Irish Minister for Justice Charlie Flanagan believes the new rules will encourage more emigrants to return to Ireland.

Irish Minister for Justice Charlie Flanagan believes the new rules will encourage more emigrants to return to Ireland.

Crosscare’s Project Officer Richard King, writing in The Irish Times, welcomed the new scheme but cautioned that inefficient processing times could cause frustration for applicants.

“The success of the pre-clearance system will in a large part come down to the efficiency of the processing,” he wrote. “A long delay or uncertain processing times could have a huge impact on those returning. For example, couples with children need the assurance of being able to get a response in time to put everything else in motion and get back before the school year starts.”

Ireland’s Minister for Justice Charlie Flanagan said he hoped the new system “will encourage more people to come home”.

“In recent times, many of our young and our most highly educated citizens have emigrated,”he said.

“They may have wanted to further their careers, make more money, or simply to experience the wider world. While away, some have met life partners and perhaps even started their own families. We want to show these people that Ireland is ready to welcome them home and that we will provide a clear immigration and labour market pathway for their de facto partners.

“By allowing people to obtain preclearance before they arrive we can speed up the process and provide certainty about being able to access the labour market on arrival, once registered with INIS. In the past this could have taken up to a year, which is a long time when you are trying to build a new life in a new country”.

Full details and further information on the revised arrangements, including the criteria for obtaining preclearance, are set-out in the INIS website www.inis.gov.ie

 


Schmidt elevates Leinster playmaker for England clash

Joe Schmidt has backed rookie playmaker Ross Byrne to seize his World Cup chance in Saturday's clash with England at Twickenham.

The game can be seen live on BeIn Sports from 11.30pm AEDT on Saturday.

Leinster star Byrne will make his full Test debut and win just his third cap this weekend, with Ireland not risking Johnny Sexton after Joey Carbery's ankle injury.

Carbery could well miss the World Cup after damaging ankle ligaments in the 29-10 victory over Italy in Dublin on August 10.

Byrne and replacement Jack Carty can now make their case for World Cup selection at Twickenham, with head coach Schmidt assessing all his fly-half options.

"Ross has trained really well and it's not his debut, he's had time with us before, so we've got a lot of confidence in him anyway and I think he built his way through the season," said Schmidt.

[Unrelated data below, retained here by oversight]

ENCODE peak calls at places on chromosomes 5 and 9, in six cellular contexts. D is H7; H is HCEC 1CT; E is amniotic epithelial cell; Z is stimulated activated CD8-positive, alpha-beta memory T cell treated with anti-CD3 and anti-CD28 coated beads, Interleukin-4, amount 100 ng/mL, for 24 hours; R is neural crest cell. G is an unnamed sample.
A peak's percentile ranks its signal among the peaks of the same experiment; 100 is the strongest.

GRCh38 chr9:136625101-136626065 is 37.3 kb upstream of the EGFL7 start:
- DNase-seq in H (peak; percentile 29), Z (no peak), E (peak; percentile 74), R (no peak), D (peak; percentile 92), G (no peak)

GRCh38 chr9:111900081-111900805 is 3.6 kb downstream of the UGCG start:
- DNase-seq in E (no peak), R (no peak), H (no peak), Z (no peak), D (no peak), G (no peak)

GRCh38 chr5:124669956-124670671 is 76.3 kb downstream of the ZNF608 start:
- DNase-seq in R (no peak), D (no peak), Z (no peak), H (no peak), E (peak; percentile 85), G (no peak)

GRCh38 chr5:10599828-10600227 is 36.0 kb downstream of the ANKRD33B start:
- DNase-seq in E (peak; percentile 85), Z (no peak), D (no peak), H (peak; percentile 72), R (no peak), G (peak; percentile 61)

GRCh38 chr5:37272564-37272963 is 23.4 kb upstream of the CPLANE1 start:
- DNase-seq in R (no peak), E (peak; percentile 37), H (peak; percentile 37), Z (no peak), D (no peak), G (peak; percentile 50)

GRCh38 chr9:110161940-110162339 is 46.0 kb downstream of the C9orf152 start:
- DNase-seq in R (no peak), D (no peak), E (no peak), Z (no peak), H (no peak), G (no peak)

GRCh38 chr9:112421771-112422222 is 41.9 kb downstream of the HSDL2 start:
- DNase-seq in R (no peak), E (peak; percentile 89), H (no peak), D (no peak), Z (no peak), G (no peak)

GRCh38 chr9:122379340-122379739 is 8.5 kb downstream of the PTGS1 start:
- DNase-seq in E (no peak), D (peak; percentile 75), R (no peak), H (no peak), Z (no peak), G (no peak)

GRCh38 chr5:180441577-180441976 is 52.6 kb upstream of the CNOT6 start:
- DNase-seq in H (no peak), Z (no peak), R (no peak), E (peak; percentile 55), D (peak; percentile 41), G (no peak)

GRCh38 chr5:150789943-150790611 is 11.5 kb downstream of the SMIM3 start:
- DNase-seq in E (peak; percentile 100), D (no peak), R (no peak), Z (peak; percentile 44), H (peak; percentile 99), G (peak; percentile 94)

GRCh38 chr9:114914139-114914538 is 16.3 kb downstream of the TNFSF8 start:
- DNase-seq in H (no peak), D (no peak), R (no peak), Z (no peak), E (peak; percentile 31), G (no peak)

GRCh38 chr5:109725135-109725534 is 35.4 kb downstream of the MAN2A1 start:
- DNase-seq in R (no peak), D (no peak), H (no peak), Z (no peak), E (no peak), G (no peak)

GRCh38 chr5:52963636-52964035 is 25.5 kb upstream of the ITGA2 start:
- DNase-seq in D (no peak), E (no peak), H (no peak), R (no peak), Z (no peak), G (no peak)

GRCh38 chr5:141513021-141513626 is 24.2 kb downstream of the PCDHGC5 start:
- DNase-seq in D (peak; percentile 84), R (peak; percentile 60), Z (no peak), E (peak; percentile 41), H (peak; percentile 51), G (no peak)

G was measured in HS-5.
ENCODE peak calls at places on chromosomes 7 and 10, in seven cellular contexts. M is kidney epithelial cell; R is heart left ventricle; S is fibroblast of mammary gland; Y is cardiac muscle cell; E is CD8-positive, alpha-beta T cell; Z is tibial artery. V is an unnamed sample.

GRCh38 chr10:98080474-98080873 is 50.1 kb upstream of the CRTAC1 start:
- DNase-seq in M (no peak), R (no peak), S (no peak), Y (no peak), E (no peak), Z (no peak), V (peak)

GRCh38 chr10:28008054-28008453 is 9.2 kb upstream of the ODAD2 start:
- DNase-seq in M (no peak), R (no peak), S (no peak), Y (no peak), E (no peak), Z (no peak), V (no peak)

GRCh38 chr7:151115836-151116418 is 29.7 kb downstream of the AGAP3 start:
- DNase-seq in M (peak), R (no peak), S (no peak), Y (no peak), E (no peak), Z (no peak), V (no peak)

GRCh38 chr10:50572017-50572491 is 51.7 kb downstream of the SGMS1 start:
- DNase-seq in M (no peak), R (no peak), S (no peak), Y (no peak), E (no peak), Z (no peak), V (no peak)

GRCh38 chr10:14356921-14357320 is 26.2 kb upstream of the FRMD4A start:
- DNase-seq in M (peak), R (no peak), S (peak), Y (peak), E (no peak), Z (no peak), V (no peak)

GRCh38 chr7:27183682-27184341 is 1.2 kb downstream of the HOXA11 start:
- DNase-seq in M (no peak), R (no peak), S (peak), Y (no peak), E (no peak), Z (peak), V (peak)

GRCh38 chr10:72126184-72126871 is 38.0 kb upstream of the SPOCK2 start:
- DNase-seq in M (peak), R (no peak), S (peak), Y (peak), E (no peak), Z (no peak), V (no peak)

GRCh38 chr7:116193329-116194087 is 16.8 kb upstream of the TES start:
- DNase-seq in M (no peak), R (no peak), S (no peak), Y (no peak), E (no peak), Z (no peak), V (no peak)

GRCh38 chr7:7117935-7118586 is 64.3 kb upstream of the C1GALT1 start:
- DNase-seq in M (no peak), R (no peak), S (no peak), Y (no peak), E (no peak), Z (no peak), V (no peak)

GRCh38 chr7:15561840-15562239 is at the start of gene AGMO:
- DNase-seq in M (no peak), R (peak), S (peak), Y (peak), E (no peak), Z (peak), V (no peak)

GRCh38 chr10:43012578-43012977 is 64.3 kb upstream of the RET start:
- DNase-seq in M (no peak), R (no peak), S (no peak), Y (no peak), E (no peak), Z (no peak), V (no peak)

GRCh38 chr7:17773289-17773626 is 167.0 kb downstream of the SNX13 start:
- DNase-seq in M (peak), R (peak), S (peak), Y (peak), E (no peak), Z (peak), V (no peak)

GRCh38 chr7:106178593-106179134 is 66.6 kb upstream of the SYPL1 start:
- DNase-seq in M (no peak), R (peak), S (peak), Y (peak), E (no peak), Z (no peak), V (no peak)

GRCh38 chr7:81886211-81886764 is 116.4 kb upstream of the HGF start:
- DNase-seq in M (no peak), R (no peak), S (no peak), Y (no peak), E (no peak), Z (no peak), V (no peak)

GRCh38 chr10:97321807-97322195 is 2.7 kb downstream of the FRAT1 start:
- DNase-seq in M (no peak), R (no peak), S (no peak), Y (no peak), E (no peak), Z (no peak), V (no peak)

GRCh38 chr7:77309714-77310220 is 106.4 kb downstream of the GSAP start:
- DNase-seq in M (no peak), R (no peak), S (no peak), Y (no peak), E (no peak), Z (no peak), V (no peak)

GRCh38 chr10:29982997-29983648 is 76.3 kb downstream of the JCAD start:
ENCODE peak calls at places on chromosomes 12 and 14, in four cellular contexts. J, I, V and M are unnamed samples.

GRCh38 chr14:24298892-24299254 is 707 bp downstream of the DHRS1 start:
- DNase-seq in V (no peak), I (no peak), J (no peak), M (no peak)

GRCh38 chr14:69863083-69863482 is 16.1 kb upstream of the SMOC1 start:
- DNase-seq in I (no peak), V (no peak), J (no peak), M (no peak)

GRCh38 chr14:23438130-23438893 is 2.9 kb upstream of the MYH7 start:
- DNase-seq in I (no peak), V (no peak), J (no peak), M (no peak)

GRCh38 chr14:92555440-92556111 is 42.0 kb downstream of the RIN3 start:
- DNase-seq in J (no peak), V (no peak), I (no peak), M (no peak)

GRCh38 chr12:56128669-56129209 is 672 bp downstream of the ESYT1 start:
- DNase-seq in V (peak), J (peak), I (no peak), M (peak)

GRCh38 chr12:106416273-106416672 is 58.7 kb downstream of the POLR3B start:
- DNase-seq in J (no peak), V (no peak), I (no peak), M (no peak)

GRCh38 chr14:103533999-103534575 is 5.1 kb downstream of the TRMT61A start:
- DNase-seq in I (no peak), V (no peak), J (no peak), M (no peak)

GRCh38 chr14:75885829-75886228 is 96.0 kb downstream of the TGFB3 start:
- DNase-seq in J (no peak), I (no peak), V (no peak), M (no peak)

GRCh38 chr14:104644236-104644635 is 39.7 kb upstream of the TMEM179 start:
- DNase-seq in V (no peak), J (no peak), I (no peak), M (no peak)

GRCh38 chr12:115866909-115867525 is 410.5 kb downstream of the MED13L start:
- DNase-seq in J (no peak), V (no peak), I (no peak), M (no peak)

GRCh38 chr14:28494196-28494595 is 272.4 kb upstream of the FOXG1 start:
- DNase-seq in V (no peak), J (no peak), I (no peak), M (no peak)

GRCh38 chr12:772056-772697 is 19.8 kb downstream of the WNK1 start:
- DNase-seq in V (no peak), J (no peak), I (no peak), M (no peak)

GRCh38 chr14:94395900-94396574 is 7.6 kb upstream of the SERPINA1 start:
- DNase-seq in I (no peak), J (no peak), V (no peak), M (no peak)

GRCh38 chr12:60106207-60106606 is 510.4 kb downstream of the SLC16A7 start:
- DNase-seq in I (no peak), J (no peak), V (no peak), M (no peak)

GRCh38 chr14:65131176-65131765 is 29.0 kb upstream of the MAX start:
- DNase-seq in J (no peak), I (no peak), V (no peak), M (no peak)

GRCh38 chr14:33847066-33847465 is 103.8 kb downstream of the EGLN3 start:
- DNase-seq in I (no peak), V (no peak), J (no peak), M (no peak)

Joe Schmidt has selected a strong team to face England at Twickenham.

Joe Schmidt has selected a strong team to face England at Twickenham.

"I thought he was maybe not as impressive as Jack early in the season, and I think those two have become really important to us.

"Joey has done well this week. Johnny, he's fine, but he missed a bit of time with his thumb, so he's a little bit behind and we know how well he plays for us. We don't feel that he needs a lot of time with the experience that he's got.

"So, for us, the guys that need the time are probably Ross and Jack and they've got the opportunity to do that this weekend, that they'll share a bit of time, I'd say, in the middle."

Frontline fly-half Sexton has been recovering from a thumb sprain, and Carbery's ankle injury has whittled down Ireland's playmaking options for their World Cup warm-up encounters.

Schmidt admitted Byrne and Carty's stock has risen markedly in the wake of Carbery's ankle blow.

"They were always really important because it is such a specialist position, but they probably wouldn't have had this opportunity as much," said Schmidt.

"Joey, especially on the back of his 50 minutes against Italy, I thought he was as good as I've seen him. "I thought he controlled the game really well. He's always a threat individually running and carrying the ball, but I just thought his control of the game was very, very good.

"So, for him, the frustration is not being able to get that opportunity to continue that. It's probably a frustration for us as well, but it's somebody else's opportunity and I know that Ross has trained well this week and is very, very motivated to do the job for us on Saturday."

Joe Carbery is ferried from the field in tears after injuring his ankle in the World Cup warm-up clash with Italy in Dublin.

Joe Carbery is ferried from the field in tears after injuring his ankle in the World Cup warm-up clash with Italy in Dublin.